What I have found is that practicing patience, whether as a business owner or a patron, is a pathway to getting what you want. Patience allows me to seize the moment and ask for what I need. I call it being “patient in action.” You can be patient, but ask the question, “What are you going to do to solve this?” I am able to say, “You’re welcome. Now, this is what I need from you…” We can do this with employees, vendors, and clientele, just as they can do it to us.

An initiative to be environmentally responsible led the parking lot at my local airport to offer free battery charging for electric cars. So, when I return from business trips, I can be sure that the car is all juiced up to take me home—except for that one time when I got off the red eye. I was fuming as the parking attendant broke the news that my car was dead, but somehow I dealt with it patiently. I called Uber to take me home, and the next day I spoke with the owner of the parking group. The owner was patient with me, as he validated my feelings of anger and made me feel heard, and that alone went a long way. He was apologetic and grateful for my patience, telling me to send my receipt for Uber and consider it reimbursed. He also threw in a week’s worth of parking on him. Problem solved, relationship maintained. Most of all, I felt like I mattered.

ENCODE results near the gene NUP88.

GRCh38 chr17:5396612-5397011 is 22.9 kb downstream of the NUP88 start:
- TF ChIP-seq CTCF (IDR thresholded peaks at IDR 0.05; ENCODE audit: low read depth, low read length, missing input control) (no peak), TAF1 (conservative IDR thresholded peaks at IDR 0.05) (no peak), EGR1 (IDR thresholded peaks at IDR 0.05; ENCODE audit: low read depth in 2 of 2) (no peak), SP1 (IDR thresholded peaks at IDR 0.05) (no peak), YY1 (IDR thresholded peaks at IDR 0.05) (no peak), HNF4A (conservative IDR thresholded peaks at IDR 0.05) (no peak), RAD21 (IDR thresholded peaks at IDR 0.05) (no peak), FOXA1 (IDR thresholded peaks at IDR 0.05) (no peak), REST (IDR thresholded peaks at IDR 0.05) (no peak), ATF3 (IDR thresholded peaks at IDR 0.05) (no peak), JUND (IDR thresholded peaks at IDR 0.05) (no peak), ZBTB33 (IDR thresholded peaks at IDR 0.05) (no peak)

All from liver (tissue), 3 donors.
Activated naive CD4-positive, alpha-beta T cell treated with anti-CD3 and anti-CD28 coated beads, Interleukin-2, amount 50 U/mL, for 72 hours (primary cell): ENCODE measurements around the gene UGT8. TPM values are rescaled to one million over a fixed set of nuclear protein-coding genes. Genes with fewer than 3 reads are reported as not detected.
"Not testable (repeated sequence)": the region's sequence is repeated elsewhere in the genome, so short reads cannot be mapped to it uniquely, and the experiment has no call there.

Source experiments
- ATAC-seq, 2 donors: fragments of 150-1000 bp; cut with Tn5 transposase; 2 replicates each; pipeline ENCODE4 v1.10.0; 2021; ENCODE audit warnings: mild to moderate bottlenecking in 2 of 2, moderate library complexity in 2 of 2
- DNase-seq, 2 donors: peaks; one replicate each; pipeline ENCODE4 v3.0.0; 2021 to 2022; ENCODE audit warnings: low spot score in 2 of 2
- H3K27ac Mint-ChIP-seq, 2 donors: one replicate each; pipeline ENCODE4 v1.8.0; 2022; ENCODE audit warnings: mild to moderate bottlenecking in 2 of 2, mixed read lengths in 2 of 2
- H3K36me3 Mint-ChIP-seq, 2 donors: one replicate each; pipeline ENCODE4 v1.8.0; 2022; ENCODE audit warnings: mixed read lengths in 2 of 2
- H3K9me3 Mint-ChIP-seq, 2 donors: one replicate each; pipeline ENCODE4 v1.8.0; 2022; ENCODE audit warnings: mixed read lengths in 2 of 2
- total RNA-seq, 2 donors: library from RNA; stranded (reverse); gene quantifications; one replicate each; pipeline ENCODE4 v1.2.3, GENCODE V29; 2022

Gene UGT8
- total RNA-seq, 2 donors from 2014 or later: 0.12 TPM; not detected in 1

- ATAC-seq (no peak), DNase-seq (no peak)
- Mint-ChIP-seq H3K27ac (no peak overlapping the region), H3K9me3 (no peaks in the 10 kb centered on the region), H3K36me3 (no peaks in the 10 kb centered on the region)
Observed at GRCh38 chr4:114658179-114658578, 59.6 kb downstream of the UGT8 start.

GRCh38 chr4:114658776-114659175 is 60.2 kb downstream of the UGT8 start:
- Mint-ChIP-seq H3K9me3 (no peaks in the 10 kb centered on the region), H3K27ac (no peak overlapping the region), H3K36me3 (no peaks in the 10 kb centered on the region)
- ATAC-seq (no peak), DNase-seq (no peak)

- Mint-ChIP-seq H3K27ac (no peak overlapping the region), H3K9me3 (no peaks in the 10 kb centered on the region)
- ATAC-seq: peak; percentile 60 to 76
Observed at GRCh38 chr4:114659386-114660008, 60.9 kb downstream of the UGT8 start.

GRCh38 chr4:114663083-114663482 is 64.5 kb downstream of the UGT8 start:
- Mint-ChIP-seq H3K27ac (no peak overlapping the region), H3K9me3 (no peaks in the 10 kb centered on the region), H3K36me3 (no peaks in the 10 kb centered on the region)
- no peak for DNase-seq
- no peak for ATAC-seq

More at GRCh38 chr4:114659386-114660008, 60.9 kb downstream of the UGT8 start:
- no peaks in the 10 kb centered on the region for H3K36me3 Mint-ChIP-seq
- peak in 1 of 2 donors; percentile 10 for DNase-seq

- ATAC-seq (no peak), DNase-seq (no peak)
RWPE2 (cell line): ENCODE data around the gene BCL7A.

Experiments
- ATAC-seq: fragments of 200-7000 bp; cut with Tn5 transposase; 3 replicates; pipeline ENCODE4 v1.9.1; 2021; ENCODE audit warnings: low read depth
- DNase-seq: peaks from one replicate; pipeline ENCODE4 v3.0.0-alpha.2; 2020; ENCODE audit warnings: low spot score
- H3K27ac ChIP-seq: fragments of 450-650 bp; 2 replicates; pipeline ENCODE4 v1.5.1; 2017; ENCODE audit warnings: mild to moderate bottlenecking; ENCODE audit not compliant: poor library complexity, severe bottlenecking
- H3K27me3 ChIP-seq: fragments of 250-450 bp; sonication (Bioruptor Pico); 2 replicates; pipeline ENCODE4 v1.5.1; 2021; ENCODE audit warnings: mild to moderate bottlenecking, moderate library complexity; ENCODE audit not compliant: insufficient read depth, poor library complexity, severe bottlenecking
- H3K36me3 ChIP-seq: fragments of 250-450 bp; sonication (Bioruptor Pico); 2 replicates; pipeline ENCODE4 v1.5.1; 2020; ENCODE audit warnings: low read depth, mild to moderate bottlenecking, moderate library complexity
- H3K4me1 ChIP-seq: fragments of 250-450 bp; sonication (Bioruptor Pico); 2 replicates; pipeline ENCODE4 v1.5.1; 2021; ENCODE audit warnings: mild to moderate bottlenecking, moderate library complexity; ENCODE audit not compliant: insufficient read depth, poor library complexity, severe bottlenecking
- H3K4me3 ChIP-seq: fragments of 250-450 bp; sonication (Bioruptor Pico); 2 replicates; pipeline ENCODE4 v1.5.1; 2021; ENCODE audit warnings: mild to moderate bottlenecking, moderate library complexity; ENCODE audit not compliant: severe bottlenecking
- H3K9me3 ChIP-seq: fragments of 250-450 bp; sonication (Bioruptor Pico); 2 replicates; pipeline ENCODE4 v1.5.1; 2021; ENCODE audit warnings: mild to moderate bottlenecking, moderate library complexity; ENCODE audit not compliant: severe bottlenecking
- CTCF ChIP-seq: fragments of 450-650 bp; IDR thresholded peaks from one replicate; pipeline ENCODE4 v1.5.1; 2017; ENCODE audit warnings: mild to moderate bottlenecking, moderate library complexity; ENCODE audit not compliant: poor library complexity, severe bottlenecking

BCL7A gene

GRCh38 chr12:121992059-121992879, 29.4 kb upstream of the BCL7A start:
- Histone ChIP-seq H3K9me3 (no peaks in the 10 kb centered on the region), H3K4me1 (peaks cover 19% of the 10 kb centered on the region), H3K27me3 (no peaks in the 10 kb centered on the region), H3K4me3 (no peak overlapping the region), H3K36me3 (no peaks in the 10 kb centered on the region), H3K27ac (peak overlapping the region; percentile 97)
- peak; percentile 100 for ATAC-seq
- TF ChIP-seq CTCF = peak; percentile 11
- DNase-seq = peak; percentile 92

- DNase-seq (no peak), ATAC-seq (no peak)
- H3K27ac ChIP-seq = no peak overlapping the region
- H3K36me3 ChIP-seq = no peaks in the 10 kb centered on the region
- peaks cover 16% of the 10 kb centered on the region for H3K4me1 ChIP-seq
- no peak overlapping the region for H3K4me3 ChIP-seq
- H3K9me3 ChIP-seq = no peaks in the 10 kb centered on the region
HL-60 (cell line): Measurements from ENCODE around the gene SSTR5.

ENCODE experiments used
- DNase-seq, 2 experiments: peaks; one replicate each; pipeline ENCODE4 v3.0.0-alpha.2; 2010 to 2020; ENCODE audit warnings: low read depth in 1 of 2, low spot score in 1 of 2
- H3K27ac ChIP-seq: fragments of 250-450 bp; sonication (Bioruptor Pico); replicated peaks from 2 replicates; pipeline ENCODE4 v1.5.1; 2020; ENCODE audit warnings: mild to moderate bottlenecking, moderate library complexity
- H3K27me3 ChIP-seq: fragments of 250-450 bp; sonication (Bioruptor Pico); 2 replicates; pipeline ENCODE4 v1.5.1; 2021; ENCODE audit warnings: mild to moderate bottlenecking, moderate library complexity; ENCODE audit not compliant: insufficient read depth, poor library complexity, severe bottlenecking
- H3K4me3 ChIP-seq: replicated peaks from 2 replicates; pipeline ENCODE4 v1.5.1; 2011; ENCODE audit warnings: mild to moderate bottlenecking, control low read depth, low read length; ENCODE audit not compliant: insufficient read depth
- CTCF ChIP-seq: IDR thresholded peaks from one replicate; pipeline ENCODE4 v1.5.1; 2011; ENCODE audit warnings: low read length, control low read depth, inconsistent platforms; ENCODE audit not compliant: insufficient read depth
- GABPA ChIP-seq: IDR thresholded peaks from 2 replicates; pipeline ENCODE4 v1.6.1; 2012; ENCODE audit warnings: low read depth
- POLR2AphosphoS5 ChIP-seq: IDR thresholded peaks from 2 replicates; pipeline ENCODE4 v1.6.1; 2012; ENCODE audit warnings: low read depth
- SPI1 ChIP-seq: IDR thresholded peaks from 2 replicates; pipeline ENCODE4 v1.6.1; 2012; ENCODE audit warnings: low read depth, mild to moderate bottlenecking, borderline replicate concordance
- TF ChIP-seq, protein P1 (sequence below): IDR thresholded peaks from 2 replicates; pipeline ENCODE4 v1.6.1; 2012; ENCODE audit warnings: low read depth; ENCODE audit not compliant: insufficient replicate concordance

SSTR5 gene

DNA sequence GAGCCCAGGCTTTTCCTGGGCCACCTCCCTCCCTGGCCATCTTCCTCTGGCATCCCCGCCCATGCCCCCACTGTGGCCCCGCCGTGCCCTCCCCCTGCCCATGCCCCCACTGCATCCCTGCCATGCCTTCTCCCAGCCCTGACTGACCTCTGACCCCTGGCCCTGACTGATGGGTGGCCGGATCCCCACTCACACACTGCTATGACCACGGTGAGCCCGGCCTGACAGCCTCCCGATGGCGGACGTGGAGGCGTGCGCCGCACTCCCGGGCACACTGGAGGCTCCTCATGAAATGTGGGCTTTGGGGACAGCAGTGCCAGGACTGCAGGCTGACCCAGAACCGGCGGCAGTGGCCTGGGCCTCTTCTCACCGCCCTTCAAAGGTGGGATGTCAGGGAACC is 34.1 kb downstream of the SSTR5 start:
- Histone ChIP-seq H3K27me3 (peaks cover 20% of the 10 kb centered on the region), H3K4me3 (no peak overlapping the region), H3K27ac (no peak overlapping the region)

Similarly, at a new restaurant hot spot, I waited for my dinner for far too long. The party I was with had almost finished their food while I began to feel nauseous from a hypoglycemic attack. After several failed attempts to light a fire underneath the waiter, I went to speak to the hostess. I was angry and not feeling well and was not very impressed with the place, which I had never been to before. The hostess patiently listened and allowed me to vent my frustration, and minutes later, the manager was at my table. He explained that the waiter was new and still training, but it was still no excuse for what happened. The entire tab was covered by the restaurant with his sincerest apologies. We were square, and I felt good about it. And then the restaurant owner came out, which was completely unnecessary, especially since the issue had been resolved, but he wanted us to know that he was saddened that our experience at his establishment was not a positive one, and wanted us to return to give it another try. Therefore we were welcome back any time as his personal guests. Then, he thanked me for my patience and for my willingness to give the hostess feedback about the waiter. Although it’s hard to hear complaints, they are gifts to business owners because criticism allows them the opportunity to tend to glitches and make improvements where necessary. My complaints were going to help the waiter in training, and that was a good thing, the owner told me. By the way, this is also a perfect example of how patience and humility intersect. Because the owner was humble and realistic that he is not above slipping up, he is open to criticism and admitting mistakes. The aplomb, patience, and humility of the hostess, manager, and owner still resonate with me, and not only will I return to the restaurant, I will recommend it to others.